This project followed on from one (R8299) which addressed the bottleneck that occurs between generation of research outputs and their application by the farmers they are intended to benefit.
The previous project promoted the uptake of CPP research outputs in Kenya, focusing on crops prioritized by participating farmers: maize, sorghum, beans, sweet potato, kale and groundnuts. This project focussed on tomato, again as requested by the farmers. The purpose of this project was to promote pro-poor strategies to reduce the impact of key pests, and improve yield and quality of crops produced by small scale farmers in East Africa. There were three outputs:
- CPP and other research outputs on tomato adopted and evaluated in Kenya
- CPP research outputs widely promoted and disseminated to intermediary institutions
- Success stories promoted through mass media
Research outputs were promoted to farmers in Western Kenya through a network of farmer field schools (FFS) already established by an ongoing IFAD-funded regional project. Farmers specified the constraints they face in tomato production, and technologies for addressing those constraints were collated from CPP research and other projects. The technologies were introduced to the farmers by trained FFS facilitators, and farmers chose the technologies they wished to try out. Over 1000 farmers were directly involved in 58 field schools.
Farmer evaluation and surveys showed beneficial impacts of the technologies tested in the FFS. 95% of farmers reported some yield increase, with an average increase of 50.9%. This was attributed to use of improved varieties, improved pest and disease control, and greater use of inorganic and organic fertilizer. 86% of farmers reported an increase in marketable surplus, but given poor market access how this translates to increased income is not clear. Farmers highlighted the need for improved market channels to avoid gluts on the local market. 90% of farmers reported improved access to essential information as a result of the project.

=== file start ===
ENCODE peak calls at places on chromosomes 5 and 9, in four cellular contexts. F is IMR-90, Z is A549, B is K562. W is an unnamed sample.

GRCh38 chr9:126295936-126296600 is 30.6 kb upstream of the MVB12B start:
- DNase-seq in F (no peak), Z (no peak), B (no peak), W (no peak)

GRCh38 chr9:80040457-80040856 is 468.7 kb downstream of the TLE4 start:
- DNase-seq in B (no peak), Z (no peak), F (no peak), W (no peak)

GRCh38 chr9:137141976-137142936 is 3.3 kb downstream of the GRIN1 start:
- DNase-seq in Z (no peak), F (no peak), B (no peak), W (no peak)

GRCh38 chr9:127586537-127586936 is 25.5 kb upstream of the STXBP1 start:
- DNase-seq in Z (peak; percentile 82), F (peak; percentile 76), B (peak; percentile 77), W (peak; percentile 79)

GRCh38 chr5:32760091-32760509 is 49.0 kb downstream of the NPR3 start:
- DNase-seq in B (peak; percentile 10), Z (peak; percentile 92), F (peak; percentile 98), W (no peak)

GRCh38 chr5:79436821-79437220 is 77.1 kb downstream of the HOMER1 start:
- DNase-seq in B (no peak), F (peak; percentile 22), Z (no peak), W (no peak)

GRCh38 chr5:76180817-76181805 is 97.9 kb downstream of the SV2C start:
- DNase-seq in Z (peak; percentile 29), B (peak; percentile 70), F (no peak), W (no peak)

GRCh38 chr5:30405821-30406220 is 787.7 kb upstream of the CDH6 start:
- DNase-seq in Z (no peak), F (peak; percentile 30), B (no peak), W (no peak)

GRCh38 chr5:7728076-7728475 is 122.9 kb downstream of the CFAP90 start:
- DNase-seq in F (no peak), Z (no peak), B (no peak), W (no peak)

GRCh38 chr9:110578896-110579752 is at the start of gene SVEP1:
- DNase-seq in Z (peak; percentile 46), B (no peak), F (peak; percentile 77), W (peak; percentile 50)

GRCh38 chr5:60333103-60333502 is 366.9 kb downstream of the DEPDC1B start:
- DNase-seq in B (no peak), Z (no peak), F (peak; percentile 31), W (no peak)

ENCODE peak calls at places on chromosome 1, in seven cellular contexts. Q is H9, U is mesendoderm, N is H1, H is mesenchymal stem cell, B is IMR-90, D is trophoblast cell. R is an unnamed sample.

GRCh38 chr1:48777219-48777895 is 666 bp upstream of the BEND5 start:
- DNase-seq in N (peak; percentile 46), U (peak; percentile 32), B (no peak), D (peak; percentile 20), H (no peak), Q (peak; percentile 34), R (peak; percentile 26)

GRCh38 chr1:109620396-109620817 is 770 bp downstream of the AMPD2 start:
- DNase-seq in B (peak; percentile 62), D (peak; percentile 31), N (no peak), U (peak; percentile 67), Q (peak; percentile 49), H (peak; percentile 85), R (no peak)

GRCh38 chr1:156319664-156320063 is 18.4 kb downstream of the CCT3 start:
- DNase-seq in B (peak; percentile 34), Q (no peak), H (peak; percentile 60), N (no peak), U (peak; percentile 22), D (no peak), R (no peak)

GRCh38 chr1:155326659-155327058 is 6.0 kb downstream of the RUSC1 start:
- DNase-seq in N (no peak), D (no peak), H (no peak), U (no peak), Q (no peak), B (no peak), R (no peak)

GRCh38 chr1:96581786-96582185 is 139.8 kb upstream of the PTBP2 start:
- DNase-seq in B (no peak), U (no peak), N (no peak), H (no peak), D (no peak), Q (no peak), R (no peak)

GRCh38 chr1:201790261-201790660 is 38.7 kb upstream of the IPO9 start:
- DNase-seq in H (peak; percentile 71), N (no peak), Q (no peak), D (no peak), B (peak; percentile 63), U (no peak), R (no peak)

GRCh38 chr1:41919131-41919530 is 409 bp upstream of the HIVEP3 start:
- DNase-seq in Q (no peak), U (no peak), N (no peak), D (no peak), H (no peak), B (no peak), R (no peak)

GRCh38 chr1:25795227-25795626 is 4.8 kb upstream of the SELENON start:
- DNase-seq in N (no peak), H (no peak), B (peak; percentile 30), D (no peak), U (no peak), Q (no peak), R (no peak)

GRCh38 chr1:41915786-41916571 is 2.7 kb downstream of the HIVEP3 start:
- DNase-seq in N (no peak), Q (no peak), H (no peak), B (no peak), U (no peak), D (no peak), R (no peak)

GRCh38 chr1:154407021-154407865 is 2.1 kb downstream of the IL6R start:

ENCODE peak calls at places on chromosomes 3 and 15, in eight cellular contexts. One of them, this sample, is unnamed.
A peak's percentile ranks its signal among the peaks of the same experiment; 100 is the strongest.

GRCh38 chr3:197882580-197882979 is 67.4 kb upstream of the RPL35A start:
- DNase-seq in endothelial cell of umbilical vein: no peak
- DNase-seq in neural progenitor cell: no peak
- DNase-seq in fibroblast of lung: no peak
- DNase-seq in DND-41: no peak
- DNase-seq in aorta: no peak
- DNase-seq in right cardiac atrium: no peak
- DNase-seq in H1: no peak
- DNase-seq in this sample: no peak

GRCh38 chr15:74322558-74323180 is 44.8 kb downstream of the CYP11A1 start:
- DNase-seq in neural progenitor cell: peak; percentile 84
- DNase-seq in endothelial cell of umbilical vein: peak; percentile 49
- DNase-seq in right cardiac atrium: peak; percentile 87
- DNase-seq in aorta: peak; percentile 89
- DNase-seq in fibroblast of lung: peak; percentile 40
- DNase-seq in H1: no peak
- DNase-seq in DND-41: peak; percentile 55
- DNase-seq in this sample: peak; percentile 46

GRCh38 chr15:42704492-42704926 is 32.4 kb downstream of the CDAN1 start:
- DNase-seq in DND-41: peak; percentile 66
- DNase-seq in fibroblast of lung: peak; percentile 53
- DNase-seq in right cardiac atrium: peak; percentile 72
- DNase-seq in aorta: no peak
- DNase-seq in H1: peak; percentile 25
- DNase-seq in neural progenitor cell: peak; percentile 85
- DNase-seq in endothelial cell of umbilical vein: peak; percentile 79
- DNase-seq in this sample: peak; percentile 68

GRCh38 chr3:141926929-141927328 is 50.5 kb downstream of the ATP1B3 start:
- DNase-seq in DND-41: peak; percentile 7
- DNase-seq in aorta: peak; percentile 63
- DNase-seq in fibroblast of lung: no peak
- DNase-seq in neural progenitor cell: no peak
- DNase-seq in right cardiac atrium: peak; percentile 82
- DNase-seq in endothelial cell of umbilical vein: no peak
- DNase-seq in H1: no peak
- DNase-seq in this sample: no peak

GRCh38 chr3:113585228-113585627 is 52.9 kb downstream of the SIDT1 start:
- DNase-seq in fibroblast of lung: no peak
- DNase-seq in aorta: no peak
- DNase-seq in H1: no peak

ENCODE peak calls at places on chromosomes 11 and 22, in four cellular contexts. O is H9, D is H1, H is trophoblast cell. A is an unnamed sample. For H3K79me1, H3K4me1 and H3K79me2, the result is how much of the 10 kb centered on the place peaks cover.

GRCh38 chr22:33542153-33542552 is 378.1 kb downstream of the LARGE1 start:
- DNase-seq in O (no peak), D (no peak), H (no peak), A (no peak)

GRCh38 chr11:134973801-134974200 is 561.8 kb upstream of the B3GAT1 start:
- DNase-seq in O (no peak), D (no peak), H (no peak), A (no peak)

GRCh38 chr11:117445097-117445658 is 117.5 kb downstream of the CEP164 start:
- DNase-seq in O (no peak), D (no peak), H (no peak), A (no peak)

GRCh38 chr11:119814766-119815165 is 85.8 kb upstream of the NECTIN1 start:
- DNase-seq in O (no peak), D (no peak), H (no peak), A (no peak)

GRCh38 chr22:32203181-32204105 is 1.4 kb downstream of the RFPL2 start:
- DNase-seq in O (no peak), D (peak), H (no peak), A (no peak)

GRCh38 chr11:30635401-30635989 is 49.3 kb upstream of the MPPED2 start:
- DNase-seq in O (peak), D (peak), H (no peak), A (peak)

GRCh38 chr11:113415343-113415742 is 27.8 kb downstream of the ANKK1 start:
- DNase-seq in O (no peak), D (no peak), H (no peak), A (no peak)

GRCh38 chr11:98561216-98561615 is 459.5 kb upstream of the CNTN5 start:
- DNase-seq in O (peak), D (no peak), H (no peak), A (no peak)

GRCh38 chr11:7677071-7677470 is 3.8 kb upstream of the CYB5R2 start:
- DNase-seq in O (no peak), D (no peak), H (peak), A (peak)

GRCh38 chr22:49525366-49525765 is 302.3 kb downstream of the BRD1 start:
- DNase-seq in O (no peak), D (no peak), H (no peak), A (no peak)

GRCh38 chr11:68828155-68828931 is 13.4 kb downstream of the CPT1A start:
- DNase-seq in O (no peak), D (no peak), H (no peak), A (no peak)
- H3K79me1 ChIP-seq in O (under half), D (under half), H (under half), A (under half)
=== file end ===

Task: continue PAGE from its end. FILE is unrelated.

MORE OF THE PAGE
A resource CD containing source files of all the printed materials was compiled and 100 copies distributed to intermediary organisations. One hundred and fifty manuals, 220 posters and 615 leaflets were printed and distributed. Dissemination materials were sent to organisations in Uganda, Tanzania and Zimbabwe as well as Kenya.
Six 15-minute radio programmes in Kiluhya and six 5-minute programmes in Kiswahili were produced and aired on national and regional radio respectively in Kenya. The programmes focus on farmers telling their stories of the benefits of adopting crop protection technologies in kale, beans, sweet potato, maize and tomato, and the approaches they used to test them. Two 15-minute videos on a similar theme were produced titled \"Maendeleo Kwa Kushirikiana\", and aired by Regional Reach, and organisations which screens videos in 200 rural market centres in 10 districts of Kenya, reaching nearly 40,000 viewers a day.
Simons, S. Accelerated Uptake and Impact of CPP Research Outputs in Kenya. Final Technical Report R8454. (2006)